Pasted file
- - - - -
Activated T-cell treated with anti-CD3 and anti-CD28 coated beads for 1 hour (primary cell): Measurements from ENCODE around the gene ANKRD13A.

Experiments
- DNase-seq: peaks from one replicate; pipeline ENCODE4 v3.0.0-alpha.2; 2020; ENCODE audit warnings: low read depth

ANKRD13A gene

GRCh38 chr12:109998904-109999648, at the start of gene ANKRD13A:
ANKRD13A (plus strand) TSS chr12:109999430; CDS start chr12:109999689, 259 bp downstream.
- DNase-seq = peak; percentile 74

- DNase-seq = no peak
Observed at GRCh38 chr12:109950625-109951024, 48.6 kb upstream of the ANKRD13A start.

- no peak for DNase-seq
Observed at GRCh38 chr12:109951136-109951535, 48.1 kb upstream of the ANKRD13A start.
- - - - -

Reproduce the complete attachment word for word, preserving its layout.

Activated T-cell treated with anti-CD3 and anti-CD28 coated beads for 1 hour (primary cell): Measurements from ENCODE around the gene ANKRD13A.

Experiments
- DNase-seq: peaks from one replicate; pipeline ENCODE4 v3.0.0-alpha.2; 2020; ENCODE audit warnings: low read depth

ANKRD13A gene

GRCh38 chr12:109998904-109999648, at the start of gene ANKRD13A:
ANKRD13A (plus strand) TSS chr12:109999430; CDS start chr12:109999689, 259 bp downstream.
- DNase-seq = peak; percentile 74

- DNase-seq = no peak
Observed at GRCh38 chr12:109950625-109951024, 48.6 kb upstream of the ANKRD13A start.

- no peak for DNase-seq
Observed at GRCh38 chr12:109951136-109951535, 48.1 kb upstream of the ANKRD13A start.